Today we remember the short life of our second son Vincent, who died on November 20, 2010 at the age of 18 months. As we pass through the anniversary cycle a sixth time, I find the old adage holds true: the more things change, the more they stay the same. Planet earth has become a different place since the day we said goodbye to Vincent, but the reality of his absence remains a constant.
This year, my appreciation has grown for what I’m calling “grief-aids,” that is, resources that aid me in grieving. To be clear, grief-aids aren’t like band-aids that hide our wounds from view. Quite the opposite, grief-aids are prompts (books, films, songs, activities) that help express more of my grief-shaped emotions, not less of them. Since avoiding the work of grief comes so naturally for me, the task of cooperating with it requires some “aid.” This infrequent blog is an example of my avoidance!
American society saturates us with band-aids to suppress the grieving process. Anyone who so much as sniffles mid-sentence feels pressure to apologize for deviating from the list of accepted emotions. When it comes to bottling mine, I’m as adept as the next bloke. Churches can be part of the problem too, at least to the extent that they traffic in theology that discourages the public expression of unfiltered sorrow. By contrast, a good grief-aid will cut through the layers of blockage and numbness, helping release overdue tears that need to flow.
Vincent may have lost his battle with liver cancer, but my responsibility to be honest about this loss did not die with him. Grief work seems out of place on a to-do list, yet it’s no less urgent than paying bills or servicing the car. And because it doesn’t happen automatically, I’m learning to intentionally pursue grief the way I might seek an imperfect airport restroom before boarding a 5-hour flight. The pursuit isn’t a joyful one, but it beats the alternative.
Strangely enough, I sometimes treasure the moments when a song, film, or book prompts unexpected tears. These are invitations to grieve. Where I might have resisted such occasions in the past, I now recognize these grief-aids as opportunities to connect with Vincent’s memory. So I receive them—not every time, but more often than before.
Want some examples of grief-aids? Here are a few recent ones that have helped me:
1. The film Arrival (currently in theaters) is marketed as an alien invasion thriller, so I didn’t expect the opening minutes to reveal its protagonist as a grieving parent. A wondrously evocative film by any standard, I found its depiction of grief among the most potent I’ve ever seen. As Amy Adams’ character labors to save the world from destruction, she takes action fully understanding what it means to experience profound loss. This film reminds me that grief isn’t just about sadness or pain, but the full scope of answering God’s call to be ambassadors of reconciliation, justice and peace. Rather than portraying grief as a barrier to meaningful participation in the world, Arrival affirms the power of vulnerability—power impacting everything.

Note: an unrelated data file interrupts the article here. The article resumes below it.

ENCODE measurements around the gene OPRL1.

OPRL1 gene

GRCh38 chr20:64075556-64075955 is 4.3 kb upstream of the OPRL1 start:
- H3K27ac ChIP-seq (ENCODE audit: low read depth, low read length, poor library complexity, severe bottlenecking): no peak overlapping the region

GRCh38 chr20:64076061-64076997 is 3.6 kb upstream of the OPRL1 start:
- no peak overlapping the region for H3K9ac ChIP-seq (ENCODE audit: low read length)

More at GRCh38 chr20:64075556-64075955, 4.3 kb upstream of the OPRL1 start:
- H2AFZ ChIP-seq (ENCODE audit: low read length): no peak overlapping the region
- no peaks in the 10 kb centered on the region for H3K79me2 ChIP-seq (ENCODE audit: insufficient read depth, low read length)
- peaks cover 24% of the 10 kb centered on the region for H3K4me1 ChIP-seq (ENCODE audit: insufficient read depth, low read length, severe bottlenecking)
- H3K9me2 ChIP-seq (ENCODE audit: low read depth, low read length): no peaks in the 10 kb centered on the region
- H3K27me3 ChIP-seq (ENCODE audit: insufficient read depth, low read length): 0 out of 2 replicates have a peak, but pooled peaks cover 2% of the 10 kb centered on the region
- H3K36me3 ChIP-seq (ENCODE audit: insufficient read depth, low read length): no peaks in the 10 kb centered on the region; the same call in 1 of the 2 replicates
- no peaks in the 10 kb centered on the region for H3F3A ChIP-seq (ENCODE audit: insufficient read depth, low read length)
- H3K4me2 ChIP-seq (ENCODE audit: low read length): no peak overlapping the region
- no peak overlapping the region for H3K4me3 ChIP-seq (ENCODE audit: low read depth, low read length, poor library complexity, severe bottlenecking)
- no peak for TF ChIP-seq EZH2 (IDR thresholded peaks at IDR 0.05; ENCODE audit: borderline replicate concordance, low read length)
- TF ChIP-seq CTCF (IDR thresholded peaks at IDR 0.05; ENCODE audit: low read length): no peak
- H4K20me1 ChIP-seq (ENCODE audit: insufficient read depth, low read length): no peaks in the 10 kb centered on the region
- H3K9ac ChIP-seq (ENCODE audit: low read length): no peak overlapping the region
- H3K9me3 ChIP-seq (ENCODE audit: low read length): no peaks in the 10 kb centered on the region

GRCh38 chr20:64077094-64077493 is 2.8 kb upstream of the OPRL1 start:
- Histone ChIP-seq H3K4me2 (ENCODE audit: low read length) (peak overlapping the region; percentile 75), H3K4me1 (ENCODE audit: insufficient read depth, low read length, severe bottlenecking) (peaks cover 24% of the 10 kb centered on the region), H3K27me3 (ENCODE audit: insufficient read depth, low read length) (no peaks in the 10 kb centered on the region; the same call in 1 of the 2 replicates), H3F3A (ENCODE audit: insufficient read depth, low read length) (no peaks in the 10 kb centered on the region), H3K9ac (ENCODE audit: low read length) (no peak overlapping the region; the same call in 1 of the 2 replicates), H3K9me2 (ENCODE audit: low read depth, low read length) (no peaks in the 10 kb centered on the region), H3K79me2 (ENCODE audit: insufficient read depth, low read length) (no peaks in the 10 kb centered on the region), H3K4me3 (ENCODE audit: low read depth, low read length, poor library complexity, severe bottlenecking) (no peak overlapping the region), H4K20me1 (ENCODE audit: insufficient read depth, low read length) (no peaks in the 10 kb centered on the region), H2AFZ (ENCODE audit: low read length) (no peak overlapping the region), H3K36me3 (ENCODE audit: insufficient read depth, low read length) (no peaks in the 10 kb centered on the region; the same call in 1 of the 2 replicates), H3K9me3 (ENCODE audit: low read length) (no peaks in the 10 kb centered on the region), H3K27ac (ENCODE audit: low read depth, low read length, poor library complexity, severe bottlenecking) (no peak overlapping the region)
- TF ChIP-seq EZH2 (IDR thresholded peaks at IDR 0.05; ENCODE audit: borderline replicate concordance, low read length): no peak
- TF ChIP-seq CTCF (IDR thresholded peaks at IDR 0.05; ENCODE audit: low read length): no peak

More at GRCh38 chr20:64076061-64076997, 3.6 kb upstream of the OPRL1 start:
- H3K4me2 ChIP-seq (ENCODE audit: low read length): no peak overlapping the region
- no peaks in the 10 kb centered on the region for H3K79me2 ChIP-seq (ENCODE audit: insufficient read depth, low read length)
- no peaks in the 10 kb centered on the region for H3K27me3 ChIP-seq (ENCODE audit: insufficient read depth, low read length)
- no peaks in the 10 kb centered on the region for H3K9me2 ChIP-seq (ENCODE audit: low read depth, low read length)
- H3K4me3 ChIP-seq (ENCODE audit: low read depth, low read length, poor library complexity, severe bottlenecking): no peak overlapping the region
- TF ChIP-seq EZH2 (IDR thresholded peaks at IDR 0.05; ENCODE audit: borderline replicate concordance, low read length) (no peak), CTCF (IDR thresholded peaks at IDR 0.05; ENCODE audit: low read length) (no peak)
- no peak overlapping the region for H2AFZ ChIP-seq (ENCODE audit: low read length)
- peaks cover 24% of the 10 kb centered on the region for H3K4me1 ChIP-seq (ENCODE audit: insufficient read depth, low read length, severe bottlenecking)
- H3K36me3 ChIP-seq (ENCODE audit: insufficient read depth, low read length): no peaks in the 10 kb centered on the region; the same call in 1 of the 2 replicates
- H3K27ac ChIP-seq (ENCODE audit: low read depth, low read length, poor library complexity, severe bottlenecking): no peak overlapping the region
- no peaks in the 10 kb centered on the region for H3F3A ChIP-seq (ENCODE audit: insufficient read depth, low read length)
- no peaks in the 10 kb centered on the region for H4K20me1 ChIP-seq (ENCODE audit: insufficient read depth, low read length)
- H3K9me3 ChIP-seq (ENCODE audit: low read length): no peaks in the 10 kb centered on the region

2. Jessica Kelley’s book, Lord Willing? Wrestling with God’s role in my child’s death (Herald Press, 2016) juxtaposes the author’s narrative account of losing her son to brain cancer with a robust critique of theological assumptions frequently held by (some) Christians regarding God’s role in human suffering. She had me in tears before I finished reading the introduction. Having been on the receiving end of numerous offhanded quips about “God’s perfect plan” and “greater glory” intended to explain Vincent’s death, this book is a breath of fresh air, reminding me there’s nothing heroic about trying to shield God (or our view of God) from the reality of suffering. God doesn’t need rescuing, but our theology might. We don’t have to choose between taking suffering seriously and taking God seriously. Isn’t that what healthy grieving is all about?
3. Earlier this year, I was introduced to the music of Tim Be Told when they performed at an event sponsored by Fuller Seminary’s Asian American Center. After the concert, I bought a CD, couldn’t stop listening to it, then proceeded to purchase all their other albums and made an old-school “mixed” CD of my favorite TBT songs to play in the car. So why do I like them so much? Perhaps it’s because I’ve been starved for songs that speak to the complex experience of being an Asian American Christian, but it’s more than that. TBT is my grief soundtrack. As their twitter bio states, they make “sad songs disguised in happy melodies.” Songs like Lament express disappointment with God directly, but grief-tinged themes loom more subtly in Wasted, One Chance, and Mighty Sound, which asks, “Can a short life still make a mighty sound? Can a broken world still make a mighty sound?”
I think Vincent would say yes.